Updated: Aug 20, 2020
By Colleen Mulhall-Briski
California League of Schools
Director of Member Engagement
As 66% of California’s counties find themselves on the COVID-19 watchlist, the vast majority of school children and their teachers are starting the school year like they ended it—in a virtual classroom—however, unlike the end of the previous year, there aren’t the existing student-teacher and student-to-student relationships to rely on.
As an educator, you are aware of how important social-emotional learning is to today’s learning landscape, so what can you do to foster connection and social-emotional learning with new students in a virtual setting?
Building new connections
In an in-person classroom setting, doing activities that foster connectedness is straight-forward and simple. Social-emotional learning activities can be incorporated into ice-breakers and small group activities to help create a sense of community within the classroom. Zoom and Google Meet-based classrooms can be more difficult to navigate.
According to Dr. Joelle Hood, co-founder of Thriving YOUniversity, “There are so many things that teachers can do to build belonging and cultivate connections during distance learning. We know that it is critical for teachers to have great rapport and relationships with their students, but we can’t stop there. Educators (and all staff) have the responsibility of being relationship brokers and social architects—creating space and structures for students to build belonging and cultivate connections with each other.”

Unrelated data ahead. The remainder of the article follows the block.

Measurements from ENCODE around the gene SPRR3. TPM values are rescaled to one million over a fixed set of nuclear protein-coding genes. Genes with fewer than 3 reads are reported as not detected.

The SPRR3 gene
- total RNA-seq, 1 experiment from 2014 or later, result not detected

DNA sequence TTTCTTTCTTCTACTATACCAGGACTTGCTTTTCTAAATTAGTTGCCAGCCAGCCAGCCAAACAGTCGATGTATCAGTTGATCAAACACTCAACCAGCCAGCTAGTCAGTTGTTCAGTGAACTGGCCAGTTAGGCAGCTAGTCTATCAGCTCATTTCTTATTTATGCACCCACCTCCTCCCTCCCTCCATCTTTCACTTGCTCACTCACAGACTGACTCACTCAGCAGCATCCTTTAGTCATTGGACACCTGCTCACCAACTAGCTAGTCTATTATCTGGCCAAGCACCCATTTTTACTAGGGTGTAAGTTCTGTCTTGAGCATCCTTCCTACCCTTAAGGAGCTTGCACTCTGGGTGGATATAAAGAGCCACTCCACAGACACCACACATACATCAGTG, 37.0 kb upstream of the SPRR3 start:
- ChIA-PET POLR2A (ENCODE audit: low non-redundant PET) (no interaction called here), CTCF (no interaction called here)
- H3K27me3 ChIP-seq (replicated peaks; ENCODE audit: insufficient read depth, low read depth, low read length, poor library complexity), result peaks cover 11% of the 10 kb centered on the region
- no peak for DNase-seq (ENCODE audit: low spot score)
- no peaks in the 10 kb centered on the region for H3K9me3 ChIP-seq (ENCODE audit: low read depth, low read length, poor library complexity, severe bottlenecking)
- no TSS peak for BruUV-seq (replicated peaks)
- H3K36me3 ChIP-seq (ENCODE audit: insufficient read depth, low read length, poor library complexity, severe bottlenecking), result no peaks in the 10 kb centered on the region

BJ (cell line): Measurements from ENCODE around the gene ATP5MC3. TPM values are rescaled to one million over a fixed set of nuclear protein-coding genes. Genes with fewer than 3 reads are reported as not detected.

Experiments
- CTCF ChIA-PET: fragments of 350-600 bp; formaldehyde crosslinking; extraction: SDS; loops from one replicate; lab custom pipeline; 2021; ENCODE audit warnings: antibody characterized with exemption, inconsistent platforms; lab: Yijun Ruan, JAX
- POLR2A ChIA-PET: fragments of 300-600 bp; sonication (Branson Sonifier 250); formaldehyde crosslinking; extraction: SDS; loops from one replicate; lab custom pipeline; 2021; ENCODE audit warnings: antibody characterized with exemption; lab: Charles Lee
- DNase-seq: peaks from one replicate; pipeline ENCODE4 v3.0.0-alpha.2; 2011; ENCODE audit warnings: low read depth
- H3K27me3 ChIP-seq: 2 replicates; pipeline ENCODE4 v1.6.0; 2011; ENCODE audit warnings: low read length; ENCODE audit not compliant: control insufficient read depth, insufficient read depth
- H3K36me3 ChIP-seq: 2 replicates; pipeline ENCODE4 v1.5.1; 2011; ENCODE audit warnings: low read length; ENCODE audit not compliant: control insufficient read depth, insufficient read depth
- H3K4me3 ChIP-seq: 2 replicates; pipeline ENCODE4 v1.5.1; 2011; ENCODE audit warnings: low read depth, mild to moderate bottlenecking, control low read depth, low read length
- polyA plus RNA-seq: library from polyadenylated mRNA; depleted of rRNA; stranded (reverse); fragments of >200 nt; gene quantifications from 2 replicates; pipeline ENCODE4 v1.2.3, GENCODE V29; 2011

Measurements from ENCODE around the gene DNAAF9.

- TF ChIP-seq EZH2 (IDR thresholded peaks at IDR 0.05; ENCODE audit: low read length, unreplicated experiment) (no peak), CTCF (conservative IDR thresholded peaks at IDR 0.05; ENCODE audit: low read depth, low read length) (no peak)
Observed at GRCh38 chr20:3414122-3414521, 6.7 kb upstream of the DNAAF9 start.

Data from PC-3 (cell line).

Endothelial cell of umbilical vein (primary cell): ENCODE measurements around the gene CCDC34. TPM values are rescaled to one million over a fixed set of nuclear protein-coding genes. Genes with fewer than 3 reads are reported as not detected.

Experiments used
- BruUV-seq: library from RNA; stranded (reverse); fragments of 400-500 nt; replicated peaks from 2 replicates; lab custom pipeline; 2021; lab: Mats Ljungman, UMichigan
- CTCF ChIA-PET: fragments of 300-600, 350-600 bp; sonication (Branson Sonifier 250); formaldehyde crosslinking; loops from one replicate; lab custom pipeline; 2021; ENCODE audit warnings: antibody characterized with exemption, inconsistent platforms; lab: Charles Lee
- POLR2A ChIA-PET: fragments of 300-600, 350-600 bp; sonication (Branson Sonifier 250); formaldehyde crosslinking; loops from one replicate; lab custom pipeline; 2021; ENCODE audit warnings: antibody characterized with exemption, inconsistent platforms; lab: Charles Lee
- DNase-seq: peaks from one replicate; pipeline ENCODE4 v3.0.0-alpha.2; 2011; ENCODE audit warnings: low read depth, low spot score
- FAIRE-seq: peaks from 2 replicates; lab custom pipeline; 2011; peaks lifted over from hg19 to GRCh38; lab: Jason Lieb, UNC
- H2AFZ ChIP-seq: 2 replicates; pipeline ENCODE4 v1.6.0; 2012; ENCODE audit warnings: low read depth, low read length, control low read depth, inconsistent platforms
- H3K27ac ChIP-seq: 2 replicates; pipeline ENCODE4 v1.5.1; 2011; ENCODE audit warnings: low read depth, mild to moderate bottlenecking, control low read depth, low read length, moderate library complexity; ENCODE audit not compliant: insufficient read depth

Hood recommends incorporating the following social-emotional learning activities to create greater connectedness in your virtual classroom:
Greeting students by name as they come into the classroom—in-person or virtually. When teachers frequently call on students by name, it increases acceptance by peers.
Using check-ins to see where students are at (self-awareness) and where their peers are at (social awareness). You can check-in using Google Forms, with FlipGrid, and/or with slides of various pics or gifs that they can respond to audibly or via the chatbox.